International Relations and #MeToo: Confronting Racialized Sexual Violence

Tarana Burke, an American civil rights activist uttered the phrase “Me Too” in 2006 to raise awareness of the structural pervasiveness of sexual abuse and assault in society. As the creator and developer of Just Be, an organization she founded that same year, she worked to benefit young women of color. Just Be Inc. was created to “guide young women of color in their process of self-discovery so that they may find the tools necessary to be empowered past their ‘risk’ and around their circumstances in order to set or reset the trajectory of their lives.”  Burke is still active giving plenary talks and runs her organization spending much of her time listening and talking with girls about sexual harassment and abuse.  Her vision was to build a movement to fight all forms of sexual violence focusing on the most vulnerable groups in American society: black and brown survivors. Calling for solidarity and support for these survivors, Burke’s work and message clearly presaged and predated the mainstreaming of #MeToo that took off in 2017.

It is laudable that this #MeToo moment has brought down or marred the reputations of titans of industry, Hollywood, politicians and public officials, powerful men across the arts, sciences, literature, the medical and legal establishments, and academic spaces, which many of us reading this post are part of. The hash tag has become a popular way of identifying and exposing what has for the longest time been the lived realities of white cis-dominated, heterosexist patriarchy: sexual coercion and violence. Yet, Burke’s earlier Me Too did not take root in public consciousness. This is surely a puzzle that feminists must address. Why has it taken this long for a “public” awakening and the outing of mostly cis men, who have been accused of sexual assault and violence against women, to be aired widely now? Does it have anything to do with the fact that it was Burke, a black woman, who was responsible for first generating the phrase and the movement, Me Too? While we do not want to go back to this question of origins (i.e., who is responsible for what and when) it should give us pause on how and why the labor of a black woman such as Burke is elided. This is not an uncommon phenomenon; women of color have historically been less visible than white women, and even more marginal depending on their class and sexuality, in public life.

The energized # MeToo has also drawn  attention to the racialized, gendered and sexualized academy.  Across Europe, North America, and other regions of the world, allegations of groping, sexual harassment, lewd comments, assault, rape and their enablement have poured out. In surveys (i.e., “Sexual Harassment in the Academy: A Crowdsource Survey,” “Not on the Radar: Sexual Assault of College Students With Disabilities”) to films (for example, the Hunting Ground) scholars have been describing and showing how this violence is structural, not merely individual or behavioral.  A survey titled, “Sexual Harassment in the Academy,” which former Professor of Anthropology Karen Kelsky launched, contains more than 2,000 anonymous anecdotes that describe a wide range of alleged harassment at universities, and the variety and range of sexual violence. From students, staff, and faculty telling their stories and pointing out the effects of such actions and behaviors perpetrated by colleagues or powerful men on their lives, it is clear that academia has been a central site of such sexual predation and violence.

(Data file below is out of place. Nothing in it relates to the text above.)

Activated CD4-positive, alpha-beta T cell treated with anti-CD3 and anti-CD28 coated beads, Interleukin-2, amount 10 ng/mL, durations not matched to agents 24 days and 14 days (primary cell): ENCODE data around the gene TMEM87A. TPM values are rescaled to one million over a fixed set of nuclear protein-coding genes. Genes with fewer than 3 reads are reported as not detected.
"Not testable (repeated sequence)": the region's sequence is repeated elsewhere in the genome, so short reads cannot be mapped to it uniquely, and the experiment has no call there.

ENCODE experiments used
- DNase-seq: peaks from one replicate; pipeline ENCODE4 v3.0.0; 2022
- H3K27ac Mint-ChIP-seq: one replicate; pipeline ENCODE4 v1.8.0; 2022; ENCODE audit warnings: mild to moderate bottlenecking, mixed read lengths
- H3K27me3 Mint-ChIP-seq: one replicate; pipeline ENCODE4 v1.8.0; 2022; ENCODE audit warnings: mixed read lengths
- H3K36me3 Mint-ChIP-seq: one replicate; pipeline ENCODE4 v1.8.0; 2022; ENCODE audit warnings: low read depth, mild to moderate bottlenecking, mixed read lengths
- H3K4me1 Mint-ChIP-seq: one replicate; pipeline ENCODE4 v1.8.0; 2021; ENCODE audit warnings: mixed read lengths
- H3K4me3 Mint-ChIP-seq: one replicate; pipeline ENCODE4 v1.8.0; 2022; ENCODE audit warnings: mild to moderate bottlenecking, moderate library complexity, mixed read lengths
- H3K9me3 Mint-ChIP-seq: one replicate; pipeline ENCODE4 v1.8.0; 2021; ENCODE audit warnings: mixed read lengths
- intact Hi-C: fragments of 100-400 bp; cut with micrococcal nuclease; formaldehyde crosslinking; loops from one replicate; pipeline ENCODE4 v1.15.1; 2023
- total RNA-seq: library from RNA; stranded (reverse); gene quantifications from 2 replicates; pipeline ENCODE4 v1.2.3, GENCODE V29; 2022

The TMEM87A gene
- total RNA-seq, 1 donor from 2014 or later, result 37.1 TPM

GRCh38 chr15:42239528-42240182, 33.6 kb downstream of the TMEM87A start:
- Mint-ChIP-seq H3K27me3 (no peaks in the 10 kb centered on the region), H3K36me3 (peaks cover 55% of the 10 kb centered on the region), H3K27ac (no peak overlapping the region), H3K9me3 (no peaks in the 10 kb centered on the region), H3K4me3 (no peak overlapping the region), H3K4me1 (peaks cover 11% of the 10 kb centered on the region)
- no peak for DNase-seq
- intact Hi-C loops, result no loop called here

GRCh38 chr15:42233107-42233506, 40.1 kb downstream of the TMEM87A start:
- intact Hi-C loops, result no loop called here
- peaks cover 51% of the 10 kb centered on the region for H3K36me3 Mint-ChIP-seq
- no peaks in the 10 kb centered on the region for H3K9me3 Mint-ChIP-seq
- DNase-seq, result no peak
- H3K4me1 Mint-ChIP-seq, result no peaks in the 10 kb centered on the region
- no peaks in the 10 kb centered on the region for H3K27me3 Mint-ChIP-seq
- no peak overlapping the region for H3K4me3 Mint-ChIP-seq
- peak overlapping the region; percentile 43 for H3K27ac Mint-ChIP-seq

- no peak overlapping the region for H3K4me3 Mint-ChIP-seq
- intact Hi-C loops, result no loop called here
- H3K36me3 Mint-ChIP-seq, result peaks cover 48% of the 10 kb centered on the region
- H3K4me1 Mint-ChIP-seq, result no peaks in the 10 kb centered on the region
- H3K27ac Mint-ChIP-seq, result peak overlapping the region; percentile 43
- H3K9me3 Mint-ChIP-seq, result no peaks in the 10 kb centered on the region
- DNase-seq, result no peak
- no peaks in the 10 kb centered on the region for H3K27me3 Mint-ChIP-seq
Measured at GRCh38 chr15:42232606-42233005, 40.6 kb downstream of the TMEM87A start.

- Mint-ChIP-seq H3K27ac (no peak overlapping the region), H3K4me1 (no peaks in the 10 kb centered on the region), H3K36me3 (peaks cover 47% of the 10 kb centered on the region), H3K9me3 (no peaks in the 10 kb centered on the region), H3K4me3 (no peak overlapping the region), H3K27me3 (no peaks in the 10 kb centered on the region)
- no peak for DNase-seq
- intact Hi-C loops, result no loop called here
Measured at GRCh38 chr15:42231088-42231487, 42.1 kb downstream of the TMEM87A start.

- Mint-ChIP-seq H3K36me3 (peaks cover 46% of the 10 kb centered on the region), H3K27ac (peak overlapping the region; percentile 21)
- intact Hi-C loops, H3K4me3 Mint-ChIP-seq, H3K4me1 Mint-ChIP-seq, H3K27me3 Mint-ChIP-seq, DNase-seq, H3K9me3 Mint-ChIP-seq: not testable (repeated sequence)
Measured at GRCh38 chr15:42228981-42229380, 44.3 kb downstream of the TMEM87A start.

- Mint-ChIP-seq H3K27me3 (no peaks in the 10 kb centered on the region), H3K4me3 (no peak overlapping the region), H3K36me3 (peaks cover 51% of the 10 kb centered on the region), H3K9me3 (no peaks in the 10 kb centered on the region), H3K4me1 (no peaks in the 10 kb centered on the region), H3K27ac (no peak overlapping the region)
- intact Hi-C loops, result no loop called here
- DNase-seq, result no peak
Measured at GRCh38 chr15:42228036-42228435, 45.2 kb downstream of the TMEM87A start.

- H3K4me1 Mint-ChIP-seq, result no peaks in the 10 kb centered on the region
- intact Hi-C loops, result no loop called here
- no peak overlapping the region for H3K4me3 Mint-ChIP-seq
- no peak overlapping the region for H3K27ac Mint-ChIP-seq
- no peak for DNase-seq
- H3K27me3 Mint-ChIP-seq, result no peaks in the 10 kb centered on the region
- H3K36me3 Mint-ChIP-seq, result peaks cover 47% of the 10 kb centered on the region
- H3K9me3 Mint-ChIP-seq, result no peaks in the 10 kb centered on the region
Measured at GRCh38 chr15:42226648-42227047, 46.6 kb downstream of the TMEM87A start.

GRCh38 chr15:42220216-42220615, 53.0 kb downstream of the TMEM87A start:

This would be astounding except that we have known all along how persistent such forms of abuse and criminal behavior have been in academia despite the presence of employee resources and safeguards to help prevent or address such abuses. Even when those against whom such crimes have been perpetrated are visible trail blazers they have been forced to leave institutions when they have dared to speak up against sexual harassment, assault and rape on their campuses. Take, for example, the allegations against the prominent Harvard comparativist and Latin Americanist, Jorge Dominguez, whose work is presented as “seminal” in introductory Comparative Politics, and who now stands publicly accused by female colleagues and students including the Stanford political scientist, Terry Karl, of harassment and lewd behavior. Although Professor Karl complained to the relevant Harvard authorities about his behavior toward her during her time at Harvard where she was then hired as an assistant professor, there was little meaningful accountability by the institution or pressure and sanctions on Dominguez, which led to Karl’s eventual departure from Harvard.  Decades after the harassment and abuse happened to her, and other stories surfaced of Dominguez’s harassment of other colleagues and students in the wake of #MeToo and #TimesUp movements, he has either “retired” or been placed on leave (we are unclear about which one exactly given conflicting media reports). This outcome appears to be a little too late given how Dominguez was promoted and rose in stature in the profession without any lasting damage until now.